In an “extensive and freewheeling” interview with Hill.TV, President Trump made his well known feelings about his beleaguered Attorney General, Jeff Sessions clearer than ever. He told Hill.TV, “I don’t have an attorney general. It’s very sad.”
He also expressed his dissatisfaction about Sessions’ overall, saying, “I’m not happy at the border, I’m not happy with numerous things, not just this.”
“This” refers to Sessions’ recusal from the ongoing Russia investigation, which Trump has long expressed his unhappiness about. Sessions’ recusal resulted in Deputy Attorney General Rod Rosenstein appointing Robert Mueller as special counsel in the Russia probe. In the interview, Trump repeated his belief that Sessions’ recusal was unnecessary.
“And now it turned out he didn’t have to recuse himself. Actually, the FBI reported shortly thereafter any reason for him to recuse himself. And it’s very sad what happened.”The Hill
NPR points out that Sessions maintains his recusal was necessary and cites Department of Justice regulations that apply in light of his role in the Trump campaign.
In the interview, Trump expressed regret for even nominating Sessions for Attorney General.
“I’m so sad over Jeff Sessions because he came to me. He was the first senator that endorsed me. And he wanted to be attorney general, and I didn’t see it,” he said.The Hill
“And then he went through the nominating process and he did very poorly. I mean, he was mixed up and confused, and people that worked with him for, you know, a long time in the Senate were not nice to him, but he was giving very confusing answers. Answers that should have been easily answered. And that was a rough time for him.”
This unprecedented public criticism comes at a time when speculation that the president will fire Sessions is increasing. Trump has previously said he would not fire Sessions before the midterms.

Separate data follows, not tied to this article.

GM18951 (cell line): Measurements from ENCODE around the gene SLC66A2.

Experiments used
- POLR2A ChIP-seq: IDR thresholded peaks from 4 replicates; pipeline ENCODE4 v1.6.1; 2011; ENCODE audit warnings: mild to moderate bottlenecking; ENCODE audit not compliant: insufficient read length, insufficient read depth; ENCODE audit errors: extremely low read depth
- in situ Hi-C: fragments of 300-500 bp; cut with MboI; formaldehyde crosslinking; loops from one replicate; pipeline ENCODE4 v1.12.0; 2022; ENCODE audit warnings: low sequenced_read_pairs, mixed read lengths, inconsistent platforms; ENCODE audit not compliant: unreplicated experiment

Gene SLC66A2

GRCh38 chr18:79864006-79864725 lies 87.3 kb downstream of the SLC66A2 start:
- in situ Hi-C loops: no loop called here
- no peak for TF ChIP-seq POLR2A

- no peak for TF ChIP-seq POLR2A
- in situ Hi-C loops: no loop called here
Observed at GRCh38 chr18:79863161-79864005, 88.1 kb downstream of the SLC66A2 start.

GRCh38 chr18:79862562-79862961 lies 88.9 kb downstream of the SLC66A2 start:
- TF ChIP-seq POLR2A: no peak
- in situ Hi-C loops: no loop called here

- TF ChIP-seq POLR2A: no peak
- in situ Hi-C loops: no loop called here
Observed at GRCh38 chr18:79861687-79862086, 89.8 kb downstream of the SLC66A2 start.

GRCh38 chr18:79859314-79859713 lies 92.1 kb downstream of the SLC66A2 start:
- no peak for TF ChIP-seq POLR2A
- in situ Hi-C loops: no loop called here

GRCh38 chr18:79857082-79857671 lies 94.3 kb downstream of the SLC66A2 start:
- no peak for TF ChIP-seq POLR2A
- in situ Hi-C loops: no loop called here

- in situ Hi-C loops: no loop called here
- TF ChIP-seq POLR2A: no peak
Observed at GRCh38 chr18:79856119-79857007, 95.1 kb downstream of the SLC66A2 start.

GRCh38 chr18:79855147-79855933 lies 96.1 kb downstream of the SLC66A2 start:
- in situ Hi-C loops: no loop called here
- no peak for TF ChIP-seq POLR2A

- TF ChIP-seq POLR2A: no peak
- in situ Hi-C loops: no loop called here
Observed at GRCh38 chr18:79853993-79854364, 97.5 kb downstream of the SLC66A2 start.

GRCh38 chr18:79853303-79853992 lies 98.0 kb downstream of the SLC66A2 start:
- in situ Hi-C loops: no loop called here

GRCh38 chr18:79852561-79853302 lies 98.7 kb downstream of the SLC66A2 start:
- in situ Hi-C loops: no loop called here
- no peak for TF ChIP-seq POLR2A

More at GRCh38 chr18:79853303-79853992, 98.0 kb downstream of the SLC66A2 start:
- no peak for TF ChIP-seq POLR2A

For months, Republican Senators publicly warned Trump about firing Sessions, their former colleague. But in recent weeks, that position seems to have softened somewhat.
In August, Senator Graham said, “The president’s entitled to having an attorney general he has faith in, somebody that is qualified for the job, and I think there will come a time sooner rather than later where it will be time to have a new face and a fresh voice at the Department of Justice. Clearly, Attorney General Sessions doesn’t have the confidence of the president.”
Senator Grassley, chairman of the Senate Judiciary Committee, once said there was “no way” to confirm a new nominee but recently said, “I do have time for hearings on nominees that the president might send up here that I didn’t have last year.”
However, earlier this month Majority Leader Mitch McConnell expressed support for Sessions, saying, “I have total confidence in the attorney general. I think he ought to stay exactly where he is.”
Trump declined to say if he plans to fire Sessions in this interview.
“We’ll see what happens. A lot of people have asked me to do that. And I guess I study history, and I say I just want to leave things alone, but it was very unfair what he did,” he said, referring to the recusal decision.The Hill
“And my worst enemies, I mean, people that, you know, are on the other side of me in a lot of ways, including politically, have said that was a very unfair thing he did.”
He concluded: “We’ll see how it goes with Jeff. I’m very disappointed in Jeff. Very disappointed.”
Why It Matters
President Trump can fire Attorney General Jeff Sessions at any time. He has not hesitated to fire other cabinet members and senior staff, sometimes humiliatingly via Twitter. If he is truly so unhappy with his AG, he should fire him instead of insulting him publicly and, apparently, hoping Sessions will simply quit.
However, there are two salient facts in play.
The first is that confirming a nominee for Attorney General is difficult and controversial under the best of circumstances. Nothing about the Trump administration functions under the best of circumstances and, if the GOP loses the Senate, the confirmation process would become significantly more complicated. If Sessions were to quit, Trump would be absolved of at least that much controversy.
The second reality is that firing Sessions would make President Trump look guilty in the Russia investigation. It would give him the ability to install an AG who was not recused and could control the Russia probe by firing the special counsel. But to do so would make it look like Trump is hiding something and attempting to obstruct justice.
The president’s life would be easier if Jeff Sessions could be persuaded to quit. And it appears that Trump will continue his campaign to do just that.